Millennials charging the property market, but could face long-term pain

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Millennials are currently powering ahead in the Australian housing market, despite the global health crisis and subsequent recession in Australia.

Growth in first-home buyer enquiry on realestate.com.au continues to grow and is now starting to show up in housing finance data from the Australian Bureau of Statistics.

With record low interest rates, a plethora of first-home buyer incentives from the Federal Government and less competition from investors, it has never been a better time for first-home buyers to step into the property market – but how positive is the long-term outlook for this new wave of house hunters?

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First-home buyers are dominating the property market, but it is mostly being driven by government incentives. Picture: www.realestate.com.au/buy

Why it’s a good time to be a first-home buyer

There is a suite of incentives on the table for first-home buyers at the moment:

 

5% deposit scheme

The Federal Government’s 5% deposit scheme was launched in January 2020 and has been a solution to the most common challenge first-home buyers face – getting a deposit together.

Under the scheme, first-home buyers only need to save 5% of the 20% needed to avoid Lenders Mortgage Insurance (LMI) and the Federal Government will guarantee the rest.

State government stimulus

Added to this is a wide range of state government incentives ranging from cash for new homes to stamp duty concessions. The more recently launched HomeBuilder package doesn’t specifically target first-home buyers, but has been popular with this buyer group, driving up house and land purchases.

The $688 million package aims to provide 27,000 grants of $25,000 by December.

Low interest rates

Another factor is the availability and cheap cost of finance with interest rates at record lows – and expected to stay that way for some time.

First-home buyers accounted for almost a third of all owner-occupier home loans in July, up from a quarter a year ago. These buyers are usually some way away from their peak earning years and being young, typically have a lot longer to pay off home loans.

For banks, this, along with the potential to capture long-term brand loyalty, makes them desirable borrowers.

Investors are pulling back

A lack of investor activity in the market is also a positive for first-home buyers. When investor activity was very strong, there was very little first-home buyer activity as competition between the two groups was fierce and prices were rising sharply.

 

But the long-term outlook is bleak for young people and housing

While millennials are propping up the housing market at the moment, COVID-19 will likely have a negative impact on the financial futures of many young home buyers.

Long-term job losses

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Job losses across the hospitality, tourism, retail and education sectors have had devastating financial impacts for young people. Picture: Getty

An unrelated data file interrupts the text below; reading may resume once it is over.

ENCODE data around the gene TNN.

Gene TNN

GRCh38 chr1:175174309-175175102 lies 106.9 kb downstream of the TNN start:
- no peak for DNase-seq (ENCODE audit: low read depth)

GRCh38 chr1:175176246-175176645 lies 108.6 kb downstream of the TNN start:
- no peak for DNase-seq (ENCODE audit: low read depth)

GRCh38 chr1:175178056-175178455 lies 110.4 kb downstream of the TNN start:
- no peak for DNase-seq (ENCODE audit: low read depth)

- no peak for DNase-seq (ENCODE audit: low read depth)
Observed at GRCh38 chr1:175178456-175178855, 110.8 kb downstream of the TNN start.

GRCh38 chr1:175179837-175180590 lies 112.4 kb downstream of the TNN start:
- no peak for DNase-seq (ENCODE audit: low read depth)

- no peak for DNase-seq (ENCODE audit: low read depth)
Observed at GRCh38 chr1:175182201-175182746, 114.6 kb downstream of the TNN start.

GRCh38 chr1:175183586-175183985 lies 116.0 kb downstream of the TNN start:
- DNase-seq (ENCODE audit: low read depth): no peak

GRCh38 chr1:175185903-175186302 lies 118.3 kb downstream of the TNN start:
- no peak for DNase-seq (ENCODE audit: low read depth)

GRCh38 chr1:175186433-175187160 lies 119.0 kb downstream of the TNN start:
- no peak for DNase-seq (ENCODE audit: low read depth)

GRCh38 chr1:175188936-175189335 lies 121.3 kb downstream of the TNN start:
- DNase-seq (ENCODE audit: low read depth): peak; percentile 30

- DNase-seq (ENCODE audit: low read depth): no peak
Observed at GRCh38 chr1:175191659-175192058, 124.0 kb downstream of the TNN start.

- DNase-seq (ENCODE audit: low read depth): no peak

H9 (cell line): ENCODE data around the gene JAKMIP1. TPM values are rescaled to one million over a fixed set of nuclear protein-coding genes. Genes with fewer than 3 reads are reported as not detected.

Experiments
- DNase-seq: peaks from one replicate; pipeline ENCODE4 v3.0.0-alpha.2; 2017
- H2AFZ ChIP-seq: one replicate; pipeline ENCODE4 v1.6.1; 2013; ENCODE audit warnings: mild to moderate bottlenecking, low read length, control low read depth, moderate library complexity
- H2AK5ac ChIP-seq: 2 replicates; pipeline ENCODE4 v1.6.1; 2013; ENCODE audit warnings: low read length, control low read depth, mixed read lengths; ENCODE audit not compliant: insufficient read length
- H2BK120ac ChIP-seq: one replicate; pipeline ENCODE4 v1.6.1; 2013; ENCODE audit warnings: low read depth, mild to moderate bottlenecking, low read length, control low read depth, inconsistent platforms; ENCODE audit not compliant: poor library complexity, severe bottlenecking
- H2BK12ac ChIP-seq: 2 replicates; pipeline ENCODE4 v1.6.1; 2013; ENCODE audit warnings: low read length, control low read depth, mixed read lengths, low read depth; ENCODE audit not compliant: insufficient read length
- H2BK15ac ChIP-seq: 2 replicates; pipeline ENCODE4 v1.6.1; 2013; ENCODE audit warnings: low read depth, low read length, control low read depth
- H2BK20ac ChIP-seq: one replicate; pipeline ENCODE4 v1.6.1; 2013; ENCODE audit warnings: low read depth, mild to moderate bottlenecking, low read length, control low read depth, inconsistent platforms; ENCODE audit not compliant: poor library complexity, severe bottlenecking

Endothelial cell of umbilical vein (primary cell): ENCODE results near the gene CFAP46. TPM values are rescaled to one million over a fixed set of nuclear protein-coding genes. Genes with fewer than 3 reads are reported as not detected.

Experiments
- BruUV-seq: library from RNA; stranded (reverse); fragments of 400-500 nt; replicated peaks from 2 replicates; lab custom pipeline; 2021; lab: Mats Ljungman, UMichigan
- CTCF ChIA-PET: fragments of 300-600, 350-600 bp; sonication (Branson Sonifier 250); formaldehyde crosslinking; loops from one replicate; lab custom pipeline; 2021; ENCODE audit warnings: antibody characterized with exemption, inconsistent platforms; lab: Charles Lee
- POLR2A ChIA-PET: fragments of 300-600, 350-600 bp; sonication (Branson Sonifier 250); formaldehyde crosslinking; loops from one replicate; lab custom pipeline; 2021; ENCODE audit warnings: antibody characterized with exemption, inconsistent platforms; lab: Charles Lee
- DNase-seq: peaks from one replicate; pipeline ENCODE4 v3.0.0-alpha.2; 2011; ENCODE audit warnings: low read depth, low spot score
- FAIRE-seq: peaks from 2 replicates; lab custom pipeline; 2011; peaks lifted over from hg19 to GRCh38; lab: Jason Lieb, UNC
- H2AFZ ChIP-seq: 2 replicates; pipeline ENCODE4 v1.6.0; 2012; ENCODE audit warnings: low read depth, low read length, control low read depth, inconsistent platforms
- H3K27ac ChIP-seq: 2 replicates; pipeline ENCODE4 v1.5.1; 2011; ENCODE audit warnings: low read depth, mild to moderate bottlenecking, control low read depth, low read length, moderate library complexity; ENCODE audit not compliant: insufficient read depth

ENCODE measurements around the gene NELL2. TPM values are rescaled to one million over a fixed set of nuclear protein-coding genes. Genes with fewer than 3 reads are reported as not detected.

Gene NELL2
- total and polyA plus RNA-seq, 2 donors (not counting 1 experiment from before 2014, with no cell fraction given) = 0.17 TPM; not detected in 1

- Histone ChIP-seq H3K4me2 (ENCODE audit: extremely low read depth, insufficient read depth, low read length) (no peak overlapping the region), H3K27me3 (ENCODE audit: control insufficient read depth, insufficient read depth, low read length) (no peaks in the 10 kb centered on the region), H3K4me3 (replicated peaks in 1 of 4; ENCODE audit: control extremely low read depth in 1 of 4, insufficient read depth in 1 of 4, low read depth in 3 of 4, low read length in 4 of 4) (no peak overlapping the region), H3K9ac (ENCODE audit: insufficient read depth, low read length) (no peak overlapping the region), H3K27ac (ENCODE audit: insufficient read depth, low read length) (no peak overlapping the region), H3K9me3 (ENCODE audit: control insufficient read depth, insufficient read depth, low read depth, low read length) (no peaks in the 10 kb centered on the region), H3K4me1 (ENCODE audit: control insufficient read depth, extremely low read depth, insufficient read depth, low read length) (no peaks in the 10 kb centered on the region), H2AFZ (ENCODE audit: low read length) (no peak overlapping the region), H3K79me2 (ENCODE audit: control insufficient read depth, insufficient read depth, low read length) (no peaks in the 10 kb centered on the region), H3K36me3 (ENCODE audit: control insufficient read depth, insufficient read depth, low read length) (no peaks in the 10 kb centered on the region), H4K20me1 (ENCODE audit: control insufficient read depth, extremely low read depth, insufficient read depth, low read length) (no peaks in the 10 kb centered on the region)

The health crisis clearly has deadly consequences for the elderly, but business shutdowns across major industries such as retail, hospitality, tourism and education are having devastating impacts on the livelihoods of young people, which could last for years to come.

While it’s not unusual for the youth unemployment rate to be higher than that for the population as a whole, the gap is likely to become the widest it have ever been post-pandemic.

Swathes of job losses among Australians under 30 following lockdowns in mid-March put immediate stress on the rental market, as many renters – who largely fall into this age bracket – were forced to leave their homes because they couldn’t afford the rent. For young Victorians, the second, stage four lockdown was a double blow.

Rental prices have dropped as a result of an oversupply of vacant properties, but it isn’t much help if you are struggling to find employment.

House prices are not dropping

The second problem for young people and housing is that we are not seeing the affordability gains that would normally come with a recession. Prices have remained surprisingly resilient during the pandemic, buoyed by very low interest rates, lower rates of job loss among older people and very high levels of savings.

Unless house prices drop in the coming year, first-home buyer may still find it difficult to break into the market.

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Property prices have remained resilient during the pandemic. Picture: www.realestate.com.au/buy

 

It might be better to hold off

Millennials are currently holding up the property market but it is highly government incentive driven.

If you are a young person, employed in an industry that has become highly unstable due to COVID-19 shutdowns, renting or hoping for greater housing affordability now is not a great time to be in the housing market.

While securing finance is an important part of a successful property journey, long-term stability is most definitely key.


Full article is at:https://www.realestate.com.au/insights/millennials-charging-the-property-market-but-could-face-long-term-pain/

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